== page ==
- Darren Rovell, ESPN.com Sports Business reporter
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NEW YORK CITY -- When the music stopped and the mirrored wall pushed out, there was a palpable sense of shock in the room.
About 100 people -- a mix of sneakerheads, shoe bloggers, reporters and analysts -- had come from as far away as Japan to get a first glimpse of the next in line of the greatest franchise in sneaker history: the Air Jordan.
What was this thing they were calling the Air Jordan XX8? A zipper sleeve over the shoe that could be peeled back? The shoe's inside casing out in the open able to be adjusted for a tight fit before being laced up?
For the premium brand in the sports shoe world, which many believe could sell anything with the iconic Jumpman logo, it was immediately clear that this shoe was far from playing it safe.
"The reality is Nike is never going to tell us to just be safe because that's not Nike," Jordan brand president Larry Miller said.
Despite the robust business that the Jordan brand is today, the business is at a crossroads. It virtually prints money by relaunching retro Jordans over and over again, growing year after year. Its shoes are bought as fashionable status symbols and collector's items, but the performance basketball shoe business it once had has declined.
Miller, who is back for his second stint as the brand's president, said the priority isn't just to sell the shoe. It's to have people wear it on the court and pass the word along.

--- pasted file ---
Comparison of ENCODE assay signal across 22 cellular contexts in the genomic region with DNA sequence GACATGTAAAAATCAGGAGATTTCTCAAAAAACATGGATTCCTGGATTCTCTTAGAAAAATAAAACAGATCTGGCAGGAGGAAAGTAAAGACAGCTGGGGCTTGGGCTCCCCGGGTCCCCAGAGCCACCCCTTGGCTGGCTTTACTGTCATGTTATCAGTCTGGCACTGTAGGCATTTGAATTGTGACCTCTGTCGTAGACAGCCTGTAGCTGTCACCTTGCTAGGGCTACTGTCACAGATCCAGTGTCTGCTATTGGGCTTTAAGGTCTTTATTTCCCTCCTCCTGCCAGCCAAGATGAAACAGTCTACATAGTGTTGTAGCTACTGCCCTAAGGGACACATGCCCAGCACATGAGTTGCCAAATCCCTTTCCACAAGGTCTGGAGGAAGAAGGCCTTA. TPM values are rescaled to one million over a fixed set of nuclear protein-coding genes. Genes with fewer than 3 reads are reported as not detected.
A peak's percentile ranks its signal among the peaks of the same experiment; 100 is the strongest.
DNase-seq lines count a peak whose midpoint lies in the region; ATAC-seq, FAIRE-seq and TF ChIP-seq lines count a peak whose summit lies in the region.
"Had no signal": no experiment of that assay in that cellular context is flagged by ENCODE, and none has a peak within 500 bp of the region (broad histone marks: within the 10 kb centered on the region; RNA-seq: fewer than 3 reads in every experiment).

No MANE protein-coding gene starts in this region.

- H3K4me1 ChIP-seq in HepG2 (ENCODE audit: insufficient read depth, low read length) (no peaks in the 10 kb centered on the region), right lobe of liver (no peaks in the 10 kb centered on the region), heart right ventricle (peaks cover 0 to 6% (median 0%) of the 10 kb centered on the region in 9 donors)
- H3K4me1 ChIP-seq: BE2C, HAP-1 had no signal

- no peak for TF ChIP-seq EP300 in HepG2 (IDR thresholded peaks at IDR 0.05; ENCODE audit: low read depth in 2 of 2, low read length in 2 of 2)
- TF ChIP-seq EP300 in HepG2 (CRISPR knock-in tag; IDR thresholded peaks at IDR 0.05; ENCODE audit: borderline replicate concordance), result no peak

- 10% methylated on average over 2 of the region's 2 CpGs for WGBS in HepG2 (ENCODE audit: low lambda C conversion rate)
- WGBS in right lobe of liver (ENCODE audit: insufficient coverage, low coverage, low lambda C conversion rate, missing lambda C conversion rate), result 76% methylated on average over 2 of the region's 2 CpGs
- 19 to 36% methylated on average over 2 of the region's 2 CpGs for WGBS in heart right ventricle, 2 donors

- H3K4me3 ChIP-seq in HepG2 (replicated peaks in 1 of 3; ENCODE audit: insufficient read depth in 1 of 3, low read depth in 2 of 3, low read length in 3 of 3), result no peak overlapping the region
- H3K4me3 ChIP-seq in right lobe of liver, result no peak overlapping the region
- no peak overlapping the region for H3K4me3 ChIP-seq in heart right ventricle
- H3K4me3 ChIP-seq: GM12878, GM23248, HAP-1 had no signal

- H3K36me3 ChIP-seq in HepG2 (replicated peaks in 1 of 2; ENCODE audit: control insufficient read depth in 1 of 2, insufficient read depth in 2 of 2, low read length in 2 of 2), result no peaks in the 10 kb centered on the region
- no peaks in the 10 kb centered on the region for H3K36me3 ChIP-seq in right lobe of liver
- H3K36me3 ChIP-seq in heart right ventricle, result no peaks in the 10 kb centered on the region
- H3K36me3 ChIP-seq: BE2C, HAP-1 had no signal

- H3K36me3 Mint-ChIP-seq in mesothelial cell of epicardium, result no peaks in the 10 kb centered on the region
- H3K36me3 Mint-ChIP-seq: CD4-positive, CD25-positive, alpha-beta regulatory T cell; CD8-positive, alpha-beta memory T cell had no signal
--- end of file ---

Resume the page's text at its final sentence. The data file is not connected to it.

"The goal is to get the brand to be hot today and not just the products that were sold in the past," Miller said.
But Nike is so big of a business that it doesn't break down specific shoe sales for Wall Street, so we never have any idea how a shoe does. Many of them sell out, some in seconds online, but that's because Nike executives believe the feeling of wanting more is worth leaving cash on the table.
When photos were put on Twitter on Monday night, the shoe's design triggered a lot of passion. Miller said he was happy to see the emotion.
"If you go back to a number of the other Air Jordans, even back when Michael was playing, there was that kind of reaction to a lot of the shoes," Miller said. "People looked at it and said, 'What is that?' For us, that's the kind of reaction we're looking for."
In a way, not breaking through in today's increasingly cluttered world, is more scary to Miller and other Nike executives.
While some might think there is risk associated with pushing the envelope as far as they did here, others would argue that the real risk is just being complacent with the retro status quo.
Plus, even without knowing quantities made, there's not a whole lot of financial exposure with this shoe. Why? Because the Jordan is so strong that retailers committed to buy the XX8s sight unseen. With the process done far in advance, Nike would never be in a position to have a glut of these shoes in the marketplace.
When older brands start getting aggressive like this, it's often because their age-old classic isn't what it once was. Luckily for the people at the Jordan brand, their reality is the opposite. Their brand on a worldwide basis has never been as popular even with their namesake gone from the game for more than a decade. It's also why they might as well shake it up like this every once in a while.